You also have to:

        retrain Staff to use the OS

        Retrain staff to use the Open office or some half baked option

        Retrain other companies when office wont open the files that came from that software, or they look like crap.

        Hire more expensive staff to maintain it.

        Custom build all of your software because no one supports it on the desktop.

        It goes on and on. No one produces software for it, no knows how to use it, no one wants the hassle of learning how to use it to save a tiny cost in the grand scale of things.

        1. Anonymous Coward
          Anonymous Coward

          Re: The thing about change

          "People don't like change and moving from Windows XP/7 to Windows 8/10 [ignoring Vista for obvious reasons] is a kick in the nuts. Its horrible to get used to. You also have to learn all new programs as most wont run right on the new version. For enough money the user can stick with the old version and be happy. " (minor edits)

          You Windows defenders need to stop using that 'familiarity' argument, as its logic is just as useful as an anti-MS argument as it is as a pro-MS argument, and that's the way it's been for years. Feel free to come up with a better pro-MS argument.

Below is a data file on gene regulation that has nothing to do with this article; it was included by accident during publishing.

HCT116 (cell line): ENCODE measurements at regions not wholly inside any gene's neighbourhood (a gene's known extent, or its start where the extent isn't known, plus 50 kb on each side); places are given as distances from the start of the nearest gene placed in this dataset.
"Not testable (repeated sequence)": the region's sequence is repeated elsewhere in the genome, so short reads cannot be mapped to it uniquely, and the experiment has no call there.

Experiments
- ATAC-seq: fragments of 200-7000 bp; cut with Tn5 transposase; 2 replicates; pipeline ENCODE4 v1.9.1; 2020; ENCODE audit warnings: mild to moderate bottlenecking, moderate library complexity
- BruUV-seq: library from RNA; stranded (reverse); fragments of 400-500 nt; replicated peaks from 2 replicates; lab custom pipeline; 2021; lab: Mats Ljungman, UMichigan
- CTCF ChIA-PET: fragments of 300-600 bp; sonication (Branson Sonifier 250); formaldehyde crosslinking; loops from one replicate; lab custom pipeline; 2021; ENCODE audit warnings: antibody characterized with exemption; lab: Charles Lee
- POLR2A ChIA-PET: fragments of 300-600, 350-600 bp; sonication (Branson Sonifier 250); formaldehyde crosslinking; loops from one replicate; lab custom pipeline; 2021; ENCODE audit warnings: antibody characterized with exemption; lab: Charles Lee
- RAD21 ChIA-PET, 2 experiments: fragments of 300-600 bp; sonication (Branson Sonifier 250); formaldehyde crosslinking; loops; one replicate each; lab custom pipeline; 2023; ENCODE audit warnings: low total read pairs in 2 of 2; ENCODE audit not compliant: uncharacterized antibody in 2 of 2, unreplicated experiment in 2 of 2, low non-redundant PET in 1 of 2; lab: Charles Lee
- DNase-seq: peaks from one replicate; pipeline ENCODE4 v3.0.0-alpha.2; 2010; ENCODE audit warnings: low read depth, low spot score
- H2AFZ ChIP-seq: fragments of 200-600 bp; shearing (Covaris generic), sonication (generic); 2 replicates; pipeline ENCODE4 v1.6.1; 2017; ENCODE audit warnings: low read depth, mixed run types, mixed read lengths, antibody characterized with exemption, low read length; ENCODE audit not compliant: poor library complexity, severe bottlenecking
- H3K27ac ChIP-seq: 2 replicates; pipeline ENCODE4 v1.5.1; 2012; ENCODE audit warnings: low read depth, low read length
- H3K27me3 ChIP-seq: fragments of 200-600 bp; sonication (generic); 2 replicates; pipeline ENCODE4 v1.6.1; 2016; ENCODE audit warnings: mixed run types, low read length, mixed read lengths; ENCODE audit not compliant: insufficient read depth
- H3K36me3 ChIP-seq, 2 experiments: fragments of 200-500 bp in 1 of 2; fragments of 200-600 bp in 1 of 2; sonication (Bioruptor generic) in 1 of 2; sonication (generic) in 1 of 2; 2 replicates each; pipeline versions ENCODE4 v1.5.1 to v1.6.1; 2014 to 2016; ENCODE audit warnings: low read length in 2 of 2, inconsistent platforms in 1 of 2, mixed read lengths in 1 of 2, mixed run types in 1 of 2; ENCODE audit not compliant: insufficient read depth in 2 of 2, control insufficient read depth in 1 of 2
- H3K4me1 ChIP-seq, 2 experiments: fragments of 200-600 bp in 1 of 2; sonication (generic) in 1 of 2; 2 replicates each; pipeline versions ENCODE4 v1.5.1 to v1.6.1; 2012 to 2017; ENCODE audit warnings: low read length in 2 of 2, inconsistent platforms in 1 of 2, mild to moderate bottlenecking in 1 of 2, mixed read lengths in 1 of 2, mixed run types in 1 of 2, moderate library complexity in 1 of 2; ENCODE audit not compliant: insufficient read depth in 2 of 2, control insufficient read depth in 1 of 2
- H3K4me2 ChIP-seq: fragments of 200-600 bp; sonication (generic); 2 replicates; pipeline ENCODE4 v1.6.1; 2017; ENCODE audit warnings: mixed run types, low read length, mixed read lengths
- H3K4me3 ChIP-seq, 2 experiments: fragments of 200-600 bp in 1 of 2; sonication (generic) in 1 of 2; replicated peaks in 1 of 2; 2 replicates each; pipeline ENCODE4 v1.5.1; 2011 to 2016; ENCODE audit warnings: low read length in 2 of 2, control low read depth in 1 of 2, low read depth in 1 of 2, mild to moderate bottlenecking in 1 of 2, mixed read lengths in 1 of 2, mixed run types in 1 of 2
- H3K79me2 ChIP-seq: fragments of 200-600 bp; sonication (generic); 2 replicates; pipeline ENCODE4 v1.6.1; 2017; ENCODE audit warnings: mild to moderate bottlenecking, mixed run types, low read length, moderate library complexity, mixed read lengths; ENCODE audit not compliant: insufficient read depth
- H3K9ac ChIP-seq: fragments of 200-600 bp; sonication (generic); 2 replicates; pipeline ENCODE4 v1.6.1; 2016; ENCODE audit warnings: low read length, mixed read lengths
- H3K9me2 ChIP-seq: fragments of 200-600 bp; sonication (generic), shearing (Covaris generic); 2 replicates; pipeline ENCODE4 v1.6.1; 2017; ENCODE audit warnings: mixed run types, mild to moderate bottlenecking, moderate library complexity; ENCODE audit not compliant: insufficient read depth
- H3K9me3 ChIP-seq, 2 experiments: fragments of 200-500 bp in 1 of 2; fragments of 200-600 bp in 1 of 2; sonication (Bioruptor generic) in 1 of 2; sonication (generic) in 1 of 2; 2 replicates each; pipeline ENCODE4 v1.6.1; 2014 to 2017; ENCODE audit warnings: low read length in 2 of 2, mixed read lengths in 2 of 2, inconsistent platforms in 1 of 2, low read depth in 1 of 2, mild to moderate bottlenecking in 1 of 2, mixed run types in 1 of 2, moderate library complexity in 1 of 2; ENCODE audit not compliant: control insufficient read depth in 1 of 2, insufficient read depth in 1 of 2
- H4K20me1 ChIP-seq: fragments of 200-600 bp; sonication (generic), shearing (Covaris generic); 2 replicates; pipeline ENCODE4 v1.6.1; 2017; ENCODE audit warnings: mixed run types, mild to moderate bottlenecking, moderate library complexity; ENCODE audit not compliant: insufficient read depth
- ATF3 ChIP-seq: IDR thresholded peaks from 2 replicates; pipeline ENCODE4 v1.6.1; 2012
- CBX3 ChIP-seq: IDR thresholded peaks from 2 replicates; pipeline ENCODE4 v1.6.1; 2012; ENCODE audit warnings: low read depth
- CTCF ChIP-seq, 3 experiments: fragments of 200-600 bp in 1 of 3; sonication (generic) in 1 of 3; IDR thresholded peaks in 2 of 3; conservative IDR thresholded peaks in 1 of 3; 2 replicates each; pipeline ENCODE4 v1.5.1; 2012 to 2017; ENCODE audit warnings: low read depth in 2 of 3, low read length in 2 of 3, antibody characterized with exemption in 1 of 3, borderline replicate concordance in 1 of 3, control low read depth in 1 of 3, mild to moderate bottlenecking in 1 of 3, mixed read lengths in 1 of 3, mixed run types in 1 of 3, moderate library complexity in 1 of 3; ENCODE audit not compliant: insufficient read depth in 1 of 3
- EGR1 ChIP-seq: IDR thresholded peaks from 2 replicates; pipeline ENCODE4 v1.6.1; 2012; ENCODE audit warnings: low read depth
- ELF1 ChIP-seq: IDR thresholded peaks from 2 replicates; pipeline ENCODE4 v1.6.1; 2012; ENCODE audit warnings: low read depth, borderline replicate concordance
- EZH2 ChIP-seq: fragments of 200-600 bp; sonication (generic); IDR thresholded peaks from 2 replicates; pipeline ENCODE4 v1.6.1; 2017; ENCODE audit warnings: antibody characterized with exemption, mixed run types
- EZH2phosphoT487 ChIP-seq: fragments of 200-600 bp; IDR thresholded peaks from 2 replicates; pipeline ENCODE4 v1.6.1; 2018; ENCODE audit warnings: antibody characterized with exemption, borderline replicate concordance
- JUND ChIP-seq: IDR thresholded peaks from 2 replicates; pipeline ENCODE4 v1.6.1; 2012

2. Doctor Syntax Silver badge

          Re: The thing about Linux Desktop

          "People don't like change and moving from Windows to Linux is a kick in the nuts."

          About like the kick in the nuts that Windows inflicts on its users every version. KDE 3 > 4 was less of a change than the usual MS infliction, easy to set up how I prefer and I've been able to keep that through successive upgrades. The Office application menus have been similarly stable. I like stability of the UI. That's an advantage of using Linux and its applications. Who wants stuff that keeps getting broken?

    2. Lazy Jack

      Re: The thing about Linux Desktop

      You are so right. Businesses don't care that you can choose from 3 desktop environment and a gazillion window managers, all with different features broken or missing. They need one, to standardize on. This is what the FOSS movement does not understand. I know it is fun coming up with the nth window manager or whatever, but they should really concentrate the effort on the ones we already have and fix them.

      On LibreOffice, I unfortunately have much worse experience than you. I use it on my private computer and it works really fine for what I use. But in work, even though we are a small company, we use quite advanced features of Excel for example. LibreOffice just does not cut it and I'm not even talking about macros. Just pivot tables, large amount of data, analysis etc..We tried OO and LO and we failed. Office 365 is very good, and that is what we standardized in work. Cost was the least of the problems. It was features and reliability. We lost much more on lost productivity that what we pay for Office now.